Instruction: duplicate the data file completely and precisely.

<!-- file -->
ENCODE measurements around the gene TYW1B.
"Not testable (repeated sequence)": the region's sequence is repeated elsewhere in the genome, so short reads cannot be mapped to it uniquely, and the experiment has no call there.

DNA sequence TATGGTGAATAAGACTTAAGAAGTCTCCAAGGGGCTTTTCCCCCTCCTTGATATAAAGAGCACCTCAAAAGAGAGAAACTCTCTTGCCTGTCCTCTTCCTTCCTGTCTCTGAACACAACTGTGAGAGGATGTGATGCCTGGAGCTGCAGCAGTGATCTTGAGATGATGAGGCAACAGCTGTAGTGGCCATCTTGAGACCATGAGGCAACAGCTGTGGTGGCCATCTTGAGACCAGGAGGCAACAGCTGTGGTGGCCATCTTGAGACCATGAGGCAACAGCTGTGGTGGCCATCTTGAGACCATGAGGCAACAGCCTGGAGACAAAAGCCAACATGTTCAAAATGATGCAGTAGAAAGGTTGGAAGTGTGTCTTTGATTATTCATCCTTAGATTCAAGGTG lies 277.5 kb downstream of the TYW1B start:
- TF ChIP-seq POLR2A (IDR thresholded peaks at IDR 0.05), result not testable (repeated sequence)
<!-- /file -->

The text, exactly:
ENCODE measurements around the gene TYW1B.
"Not testable (repeated sequence)": the region's sequence is repeated elsewhere in the genome, so short reads cannot be mapped to it uniquely, and the experiment has no call there.

DNA sequence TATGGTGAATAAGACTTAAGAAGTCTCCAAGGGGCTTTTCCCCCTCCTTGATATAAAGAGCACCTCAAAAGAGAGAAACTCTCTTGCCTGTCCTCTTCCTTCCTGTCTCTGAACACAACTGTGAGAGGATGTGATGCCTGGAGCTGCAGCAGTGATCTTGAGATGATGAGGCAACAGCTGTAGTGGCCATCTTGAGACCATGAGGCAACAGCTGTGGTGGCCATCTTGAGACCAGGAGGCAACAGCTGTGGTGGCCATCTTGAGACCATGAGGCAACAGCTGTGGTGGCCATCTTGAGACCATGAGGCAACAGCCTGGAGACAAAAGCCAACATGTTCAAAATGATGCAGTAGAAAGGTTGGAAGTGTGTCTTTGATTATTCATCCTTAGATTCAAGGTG lies 277.5 kb downstream of the TYW1B start:
- TF ChIP-seq POLR2A (IDR thresholded peaks at IDR 0.05), result not testable (repeated sequence)